Review Summary: Maestro's unprecedented facet
In 1982, after its release, the film “The Thing” had such a negative reception with most critics categorizing it as “instant trash” and fiasco, even sci-fi fans hated it. Although the film was nominated for some Saturn awards, it was also nominated at the Razzie Awards for the worst soundtrack (huh !?). As a result of such a disappointing performance, John Carpenter lost confidence in some opportunities to make other horror films. Also known as “the most hated movie of all time”, “The Thing” has become one of the best works of horror and science fiction, and today it is definitely a cult classic, praised for its chilling moments, visual and creative effects , nihilistic tone and, of course, for his music.
"The Thing" is one of the few Carpenter films whose soundtrack is not composed by himself. So he left the honors to conductor Ennio Morricone, wanting a European musical approach. His decision proved to be a wise move, as what Morricone composed is undeniably a unique work in the history of horror composition. However, the musician produced approximately one hour of material that remained largely unused. The reason for this was that Carpenter felt that some pieces did not fit into the tension scenes, and as a result, the director ended up recording some sound effects for those scenes.
As for music, Morricone wrote for both orchestra and synthesizer, and in some cases for both. Very distant from the usual sound of the Italian composer, the music in “The Thing” is very intense and scary. In addition, there is almost no melody, the emphasis is on creating an exciting atmosphere, elevating the qualities of psychological terror.
In the orchestral part, it starts with Humanity (Part 1), a slow seven-minute piece that introduces the main theme of the film and sets the mood for the rest of the album. Not only does it focus on a dark atmosphere, but it also creates a sense of confusion with Contamination, which resembles the aesthetics of modern music, and creates a sense of emotional intensity with Bestiality, clearly influenced by Bernard Herrmann.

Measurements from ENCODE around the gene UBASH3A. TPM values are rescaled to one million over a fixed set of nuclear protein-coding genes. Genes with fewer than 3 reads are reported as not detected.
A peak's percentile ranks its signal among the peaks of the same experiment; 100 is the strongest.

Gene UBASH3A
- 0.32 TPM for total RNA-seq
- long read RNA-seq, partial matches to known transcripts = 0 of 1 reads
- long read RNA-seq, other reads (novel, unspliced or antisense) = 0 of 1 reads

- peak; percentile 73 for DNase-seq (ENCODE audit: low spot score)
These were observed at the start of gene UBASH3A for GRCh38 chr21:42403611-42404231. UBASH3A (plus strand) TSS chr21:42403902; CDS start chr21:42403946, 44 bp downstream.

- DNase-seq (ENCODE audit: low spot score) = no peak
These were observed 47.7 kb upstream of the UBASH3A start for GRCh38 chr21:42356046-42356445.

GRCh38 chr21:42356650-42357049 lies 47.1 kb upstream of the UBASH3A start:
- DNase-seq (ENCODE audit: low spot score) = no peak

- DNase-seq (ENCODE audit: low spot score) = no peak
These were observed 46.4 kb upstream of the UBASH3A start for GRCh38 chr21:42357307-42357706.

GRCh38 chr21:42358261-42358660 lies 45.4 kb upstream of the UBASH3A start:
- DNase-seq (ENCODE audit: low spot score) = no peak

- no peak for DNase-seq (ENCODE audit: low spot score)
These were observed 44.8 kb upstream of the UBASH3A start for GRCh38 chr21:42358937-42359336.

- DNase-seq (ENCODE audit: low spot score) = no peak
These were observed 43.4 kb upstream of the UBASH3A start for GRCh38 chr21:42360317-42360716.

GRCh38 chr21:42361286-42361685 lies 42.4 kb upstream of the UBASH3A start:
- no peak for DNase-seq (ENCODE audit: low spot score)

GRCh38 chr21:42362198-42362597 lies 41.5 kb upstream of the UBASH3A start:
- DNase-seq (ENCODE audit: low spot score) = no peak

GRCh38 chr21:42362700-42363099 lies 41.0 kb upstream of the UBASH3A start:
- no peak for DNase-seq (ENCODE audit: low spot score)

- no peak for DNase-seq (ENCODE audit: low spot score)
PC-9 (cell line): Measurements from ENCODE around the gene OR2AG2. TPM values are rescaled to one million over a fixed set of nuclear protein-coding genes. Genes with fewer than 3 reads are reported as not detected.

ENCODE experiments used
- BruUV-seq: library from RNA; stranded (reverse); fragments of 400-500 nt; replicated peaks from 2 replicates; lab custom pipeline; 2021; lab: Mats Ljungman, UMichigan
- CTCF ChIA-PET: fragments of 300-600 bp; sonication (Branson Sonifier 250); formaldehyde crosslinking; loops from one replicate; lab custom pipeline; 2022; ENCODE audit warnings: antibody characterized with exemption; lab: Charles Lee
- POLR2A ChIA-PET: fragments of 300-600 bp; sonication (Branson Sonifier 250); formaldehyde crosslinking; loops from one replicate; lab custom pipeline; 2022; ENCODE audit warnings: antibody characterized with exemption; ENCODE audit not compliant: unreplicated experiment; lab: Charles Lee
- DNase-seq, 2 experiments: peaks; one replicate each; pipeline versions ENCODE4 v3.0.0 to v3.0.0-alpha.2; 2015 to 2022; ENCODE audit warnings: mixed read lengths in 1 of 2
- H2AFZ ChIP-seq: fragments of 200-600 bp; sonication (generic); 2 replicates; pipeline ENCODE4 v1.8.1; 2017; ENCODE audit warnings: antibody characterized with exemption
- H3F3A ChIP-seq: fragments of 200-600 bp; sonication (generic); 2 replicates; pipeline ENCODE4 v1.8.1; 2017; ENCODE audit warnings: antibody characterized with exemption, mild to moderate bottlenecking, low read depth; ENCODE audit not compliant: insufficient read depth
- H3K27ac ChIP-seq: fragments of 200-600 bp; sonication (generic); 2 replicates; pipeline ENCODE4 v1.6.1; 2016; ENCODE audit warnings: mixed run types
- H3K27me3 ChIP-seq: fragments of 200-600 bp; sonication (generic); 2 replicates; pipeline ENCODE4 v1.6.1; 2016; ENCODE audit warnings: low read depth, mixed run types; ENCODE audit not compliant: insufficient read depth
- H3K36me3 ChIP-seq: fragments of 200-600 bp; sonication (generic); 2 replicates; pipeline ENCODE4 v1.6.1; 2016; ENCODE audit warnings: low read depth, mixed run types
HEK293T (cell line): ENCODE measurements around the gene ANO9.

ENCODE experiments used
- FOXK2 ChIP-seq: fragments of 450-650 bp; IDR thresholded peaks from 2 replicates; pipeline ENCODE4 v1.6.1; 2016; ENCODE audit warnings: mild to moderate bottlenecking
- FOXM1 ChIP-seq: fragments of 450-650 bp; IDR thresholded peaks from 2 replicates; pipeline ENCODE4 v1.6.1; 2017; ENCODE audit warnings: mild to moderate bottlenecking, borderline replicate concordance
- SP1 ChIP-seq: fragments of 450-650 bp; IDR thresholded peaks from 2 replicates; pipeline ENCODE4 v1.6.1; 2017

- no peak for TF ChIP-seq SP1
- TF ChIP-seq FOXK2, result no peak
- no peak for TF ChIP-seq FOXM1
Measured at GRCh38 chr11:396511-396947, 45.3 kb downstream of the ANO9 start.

In the synthesizer part, Morricone mixes a minimalist approach with a baroque organ sound. When side A is about to end, there is the first electronic track Eternity, which starts with a single note that determines the rhythm and some electronic noises, then growing in a sea of organs, creating a somewhat surreal aesthetic.
On the B side, there's Sterilization, which features a bleak progression of organ chords, along with a unique synth work that continues to add layers after layers of minimalist melodies. Then there is Humanity (Part 2), an electronic version reprise, but the Italian composer does not leave his organ out: an even darker view of the first track. That said, the use of synthesizers and some elements that resemble Iannis Xenakis or Karlheinz Stockhausen, make the whole sound very interesting and captivating.
In short, the soundtrack for “The Thing” is not only a good combination with the alien special effects, but the most important thing is that it skillfully puts the film's deeper meaning into music. Listening to music alone without the images can be a different thing, especially for those who believe that it works best in conjunction with the visual component, but not this time. Maestro Ennio Morricone intensified his game and ended up creating a minimalist soundtrack, with suspense, for one of John Carpenter's best films. Furthermore, it does not lose its effectiveness, as it perfectly captures the despair present in the work. One of the maestro's best works, for sure.